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Researchers at Washington State University Need Volunteers to Smoke Marijuana

Posted by Mark Garka | May 30, 2017 | 0 Comments

Washington State University may be the first to develop a breathalyzer that detects marijuana use. Under Washington law, drivers with 5 nanograms of active tetrahydrocannabinol (THC), the chemical found in cannabis, in their bloodstream can be prosecuted for driving under the influence (DUI).

Currently, the university requires volunteers who are at least 21 years of age or older. They will begin with a blood test and a mouth swab as part of the preliminary testing. Then they will purchase marijuana of their choice from a state-licensed retail store and smoke it privately at home.

Taxis will pick up the volunteers from their homes and bring them to a hospital to complete secondary testing. This step will prevent any volunteer from driving under the influence. Additionally, the study will encourage participants to participate in a standard sobriety test conducted by local law enforcement.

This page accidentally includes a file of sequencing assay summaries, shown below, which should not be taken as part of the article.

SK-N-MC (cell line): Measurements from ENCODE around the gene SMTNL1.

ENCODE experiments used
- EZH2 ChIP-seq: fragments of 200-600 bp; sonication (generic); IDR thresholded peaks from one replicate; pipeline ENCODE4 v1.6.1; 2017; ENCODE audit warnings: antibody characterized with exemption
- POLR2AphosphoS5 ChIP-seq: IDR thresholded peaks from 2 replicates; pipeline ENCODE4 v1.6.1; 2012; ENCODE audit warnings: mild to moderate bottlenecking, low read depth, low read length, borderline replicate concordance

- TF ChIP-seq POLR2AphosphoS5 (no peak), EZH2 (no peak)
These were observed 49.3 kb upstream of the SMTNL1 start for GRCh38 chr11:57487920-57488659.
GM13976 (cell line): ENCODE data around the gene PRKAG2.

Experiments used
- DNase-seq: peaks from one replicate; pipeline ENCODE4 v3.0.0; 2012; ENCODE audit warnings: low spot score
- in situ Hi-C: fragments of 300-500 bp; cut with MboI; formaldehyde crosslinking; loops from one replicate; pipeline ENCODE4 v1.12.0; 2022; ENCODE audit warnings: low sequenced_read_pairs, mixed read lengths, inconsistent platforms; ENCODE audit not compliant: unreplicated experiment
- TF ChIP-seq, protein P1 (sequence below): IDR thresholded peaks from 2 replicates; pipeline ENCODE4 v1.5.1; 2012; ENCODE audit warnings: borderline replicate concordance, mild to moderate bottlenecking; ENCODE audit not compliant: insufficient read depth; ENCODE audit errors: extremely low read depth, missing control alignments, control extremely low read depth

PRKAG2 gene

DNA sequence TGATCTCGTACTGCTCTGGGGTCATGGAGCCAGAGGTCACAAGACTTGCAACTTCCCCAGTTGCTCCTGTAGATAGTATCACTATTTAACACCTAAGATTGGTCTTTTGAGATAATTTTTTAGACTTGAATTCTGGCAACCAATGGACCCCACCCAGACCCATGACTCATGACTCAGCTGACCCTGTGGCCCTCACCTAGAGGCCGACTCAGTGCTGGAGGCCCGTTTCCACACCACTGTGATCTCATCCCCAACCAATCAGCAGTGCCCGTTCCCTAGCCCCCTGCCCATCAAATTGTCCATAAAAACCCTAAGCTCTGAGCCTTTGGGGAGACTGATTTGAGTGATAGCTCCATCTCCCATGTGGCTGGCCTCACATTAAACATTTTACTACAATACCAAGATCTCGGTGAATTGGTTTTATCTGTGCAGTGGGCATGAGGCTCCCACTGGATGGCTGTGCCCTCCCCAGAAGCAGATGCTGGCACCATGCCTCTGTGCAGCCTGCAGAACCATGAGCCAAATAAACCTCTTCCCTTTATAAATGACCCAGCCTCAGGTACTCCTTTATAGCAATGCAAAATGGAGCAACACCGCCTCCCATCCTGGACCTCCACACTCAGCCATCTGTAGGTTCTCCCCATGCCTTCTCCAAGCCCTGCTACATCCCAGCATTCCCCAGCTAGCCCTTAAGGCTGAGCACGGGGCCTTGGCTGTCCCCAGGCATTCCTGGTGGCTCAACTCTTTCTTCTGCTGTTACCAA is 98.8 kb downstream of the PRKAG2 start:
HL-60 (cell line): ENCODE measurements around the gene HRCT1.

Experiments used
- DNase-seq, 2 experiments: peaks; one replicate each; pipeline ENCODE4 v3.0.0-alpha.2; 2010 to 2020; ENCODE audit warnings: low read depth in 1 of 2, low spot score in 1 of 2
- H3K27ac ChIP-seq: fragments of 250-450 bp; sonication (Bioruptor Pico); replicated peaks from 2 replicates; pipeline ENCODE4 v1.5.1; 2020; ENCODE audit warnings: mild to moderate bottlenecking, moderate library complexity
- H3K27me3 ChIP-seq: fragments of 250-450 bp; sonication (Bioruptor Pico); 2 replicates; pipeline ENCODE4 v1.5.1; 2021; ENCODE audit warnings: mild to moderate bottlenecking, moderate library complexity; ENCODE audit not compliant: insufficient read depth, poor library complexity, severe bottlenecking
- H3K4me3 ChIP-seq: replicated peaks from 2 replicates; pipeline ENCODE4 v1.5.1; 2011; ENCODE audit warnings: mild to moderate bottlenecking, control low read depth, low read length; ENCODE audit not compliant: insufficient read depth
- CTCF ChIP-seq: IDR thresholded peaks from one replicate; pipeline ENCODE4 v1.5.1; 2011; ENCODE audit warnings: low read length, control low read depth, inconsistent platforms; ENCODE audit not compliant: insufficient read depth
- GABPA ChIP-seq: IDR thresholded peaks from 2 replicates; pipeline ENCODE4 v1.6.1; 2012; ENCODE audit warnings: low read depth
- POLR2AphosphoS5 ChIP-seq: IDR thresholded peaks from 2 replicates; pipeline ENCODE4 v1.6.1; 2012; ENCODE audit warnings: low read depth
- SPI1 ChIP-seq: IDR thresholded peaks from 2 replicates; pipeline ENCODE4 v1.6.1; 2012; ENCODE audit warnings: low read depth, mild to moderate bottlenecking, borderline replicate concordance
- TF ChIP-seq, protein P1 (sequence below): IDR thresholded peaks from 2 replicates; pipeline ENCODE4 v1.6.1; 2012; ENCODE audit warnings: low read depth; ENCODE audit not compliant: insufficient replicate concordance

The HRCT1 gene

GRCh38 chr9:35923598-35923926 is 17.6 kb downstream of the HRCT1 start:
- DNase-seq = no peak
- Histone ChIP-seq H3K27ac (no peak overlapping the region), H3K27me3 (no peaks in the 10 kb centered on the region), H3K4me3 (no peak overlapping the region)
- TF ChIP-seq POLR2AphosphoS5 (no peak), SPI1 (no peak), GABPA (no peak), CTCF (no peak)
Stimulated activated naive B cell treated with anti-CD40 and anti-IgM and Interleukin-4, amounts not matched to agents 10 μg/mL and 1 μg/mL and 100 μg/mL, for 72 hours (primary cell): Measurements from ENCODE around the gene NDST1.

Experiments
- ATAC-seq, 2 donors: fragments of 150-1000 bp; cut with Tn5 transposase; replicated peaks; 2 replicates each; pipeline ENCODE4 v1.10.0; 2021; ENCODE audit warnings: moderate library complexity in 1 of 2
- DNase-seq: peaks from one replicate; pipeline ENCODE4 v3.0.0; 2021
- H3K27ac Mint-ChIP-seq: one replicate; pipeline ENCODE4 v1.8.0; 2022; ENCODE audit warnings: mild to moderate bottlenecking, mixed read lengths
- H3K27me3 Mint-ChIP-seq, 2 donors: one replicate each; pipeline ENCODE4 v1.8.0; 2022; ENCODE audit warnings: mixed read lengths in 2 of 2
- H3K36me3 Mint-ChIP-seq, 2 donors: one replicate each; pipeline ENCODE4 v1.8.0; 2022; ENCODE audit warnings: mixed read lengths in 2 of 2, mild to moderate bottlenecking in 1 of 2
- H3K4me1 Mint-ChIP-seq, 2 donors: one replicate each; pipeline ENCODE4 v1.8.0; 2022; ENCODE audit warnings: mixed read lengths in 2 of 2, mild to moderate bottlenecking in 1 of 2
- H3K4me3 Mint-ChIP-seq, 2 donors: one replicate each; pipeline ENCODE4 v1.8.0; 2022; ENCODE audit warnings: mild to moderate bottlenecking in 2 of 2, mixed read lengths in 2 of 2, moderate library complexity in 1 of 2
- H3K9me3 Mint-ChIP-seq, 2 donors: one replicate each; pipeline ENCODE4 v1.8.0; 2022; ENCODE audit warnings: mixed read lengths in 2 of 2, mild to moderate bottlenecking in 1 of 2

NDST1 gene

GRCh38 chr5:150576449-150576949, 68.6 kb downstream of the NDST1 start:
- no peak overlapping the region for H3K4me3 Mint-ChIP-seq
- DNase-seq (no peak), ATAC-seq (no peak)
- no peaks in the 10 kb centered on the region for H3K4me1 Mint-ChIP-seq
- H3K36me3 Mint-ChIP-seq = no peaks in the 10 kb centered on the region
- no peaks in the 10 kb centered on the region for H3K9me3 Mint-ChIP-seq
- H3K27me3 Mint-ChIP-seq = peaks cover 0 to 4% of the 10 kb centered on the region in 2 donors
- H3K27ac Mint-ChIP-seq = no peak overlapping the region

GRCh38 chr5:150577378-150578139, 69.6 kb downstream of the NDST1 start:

The volunteers will be paid $30 an hour for the first hour and $10 for every additional hour of participation.

If successful, the findings of this study may later be used by law enforcement to help detect and prosecute individuals who may be under the influence of marijuana. Unlike alcohol, there is no easy way to identify whether or not someone has been driving with THC in their system.

DUI convictions can lead to severe sentences. If you've been accused of driving under the influence, make sure you're represented by an experienced Mill Creek DUI attorney. At the Law Office of Mark W. Garka, PLLC, our attorney has more than 15 years of legal experience aggressively defending DUI cases. Contact us at 888.252.1961 or fill out our online form to schedule a free initial phone conversation. We have reasonable and guaranteed fees, so you won't be surprised by hidden costs. Let us see what we can do for you.

About the Author

Mark Garka

Mark is a solo-practitioner who limits his practice to DUI Defense. During Law School, he worked in the Juvenile Division for the Snohomish County Prosecuting Attorney's Office and he also worked in the Corrections Division at the Attorney General's Office. After completing his degree, he clerked...


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